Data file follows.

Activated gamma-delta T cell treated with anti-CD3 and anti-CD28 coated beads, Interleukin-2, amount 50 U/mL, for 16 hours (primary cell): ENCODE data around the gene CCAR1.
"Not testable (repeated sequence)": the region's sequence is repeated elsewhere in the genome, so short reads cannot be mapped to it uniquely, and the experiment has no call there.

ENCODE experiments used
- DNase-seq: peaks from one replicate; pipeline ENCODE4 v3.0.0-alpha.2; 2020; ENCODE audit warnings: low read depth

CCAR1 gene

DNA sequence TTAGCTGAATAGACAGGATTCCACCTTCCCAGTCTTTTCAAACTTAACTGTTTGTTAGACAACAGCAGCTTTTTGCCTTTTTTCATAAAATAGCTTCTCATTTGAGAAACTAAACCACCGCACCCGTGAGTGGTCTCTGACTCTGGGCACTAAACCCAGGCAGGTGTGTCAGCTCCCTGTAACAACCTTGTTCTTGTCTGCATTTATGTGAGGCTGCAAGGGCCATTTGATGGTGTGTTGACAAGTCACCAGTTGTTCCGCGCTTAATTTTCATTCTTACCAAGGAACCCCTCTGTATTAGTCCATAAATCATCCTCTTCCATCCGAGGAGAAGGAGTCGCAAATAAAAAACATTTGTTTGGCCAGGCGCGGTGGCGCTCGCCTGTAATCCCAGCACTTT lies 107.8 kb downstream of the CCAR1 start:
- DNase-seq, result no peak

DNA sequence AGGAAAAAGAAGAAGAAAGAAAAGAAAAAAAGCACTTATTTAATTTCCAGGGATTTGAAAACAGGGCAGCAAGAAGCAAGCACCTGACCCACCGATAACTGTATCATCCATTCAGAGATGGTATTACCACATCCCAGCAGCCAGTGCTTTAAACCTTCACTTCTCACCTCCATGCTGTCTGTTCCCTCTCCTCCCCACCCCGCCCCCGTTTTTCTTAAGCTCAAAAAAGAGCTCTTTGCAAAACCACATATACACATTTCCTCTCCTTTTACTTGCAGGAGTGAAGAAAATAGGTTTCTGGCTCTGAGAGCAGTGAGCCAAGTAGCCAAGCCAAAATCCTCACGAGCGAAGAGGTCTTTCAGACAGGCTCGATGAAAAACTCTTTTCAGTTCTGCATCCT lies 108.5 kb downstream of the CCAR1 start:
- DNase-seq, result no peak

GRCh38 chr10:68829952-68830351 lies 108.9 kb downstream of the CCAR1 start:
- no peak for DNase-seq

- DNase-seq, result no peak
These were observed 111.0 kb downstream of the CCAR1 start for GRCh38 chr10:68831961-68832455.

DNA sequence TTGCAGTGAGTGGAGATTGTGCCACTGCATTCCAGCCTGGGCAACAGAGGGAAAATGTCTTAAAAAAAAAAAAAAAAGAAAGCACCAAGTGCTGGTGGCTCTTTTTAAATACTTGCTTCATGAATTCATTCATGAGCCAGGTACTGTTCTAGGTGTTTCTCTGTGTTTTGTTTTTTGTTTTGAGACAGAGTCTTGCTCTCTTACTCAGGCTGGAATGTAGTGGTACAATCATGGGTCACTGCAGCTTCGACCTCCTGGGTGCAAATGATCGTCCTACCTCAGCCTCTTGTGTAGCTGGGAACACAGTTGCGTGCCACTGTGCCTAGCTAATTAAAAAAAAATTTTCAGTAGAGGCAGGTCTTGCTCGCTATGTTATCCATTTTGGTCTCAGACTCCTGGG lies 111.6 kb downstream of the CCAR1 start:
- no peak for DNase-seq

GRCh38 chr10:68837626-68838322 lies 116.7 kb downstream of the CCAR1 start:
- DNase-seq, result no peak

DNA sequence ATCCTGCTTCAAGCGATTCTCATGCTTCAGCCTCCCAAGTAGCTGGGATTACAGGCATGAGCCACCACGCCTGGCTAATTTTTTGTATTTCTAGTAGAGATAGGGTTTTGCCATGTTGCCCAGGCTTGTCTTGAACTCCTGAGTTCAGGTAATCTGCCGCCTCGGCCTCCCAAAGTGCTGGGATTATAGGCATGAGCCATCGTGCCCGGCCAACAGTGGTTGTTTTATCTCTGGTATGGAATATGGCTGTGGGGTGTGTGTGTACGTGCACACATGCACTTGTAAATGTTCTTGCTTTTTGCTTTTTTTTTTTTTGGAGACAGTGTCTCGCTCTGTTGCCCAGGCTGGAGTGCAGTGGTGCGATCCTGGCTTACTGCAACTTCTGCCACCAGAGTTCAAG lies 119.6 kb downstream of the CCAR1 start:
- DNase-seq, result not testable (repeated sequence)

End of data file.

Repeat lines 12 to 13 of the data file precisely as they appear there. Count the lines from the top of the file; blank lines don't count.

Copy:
- DNase-seq, result no peak
These were observed 111.0 kb downstream of the CCAR1 start for GRCh38 chr10:68831961-68832455.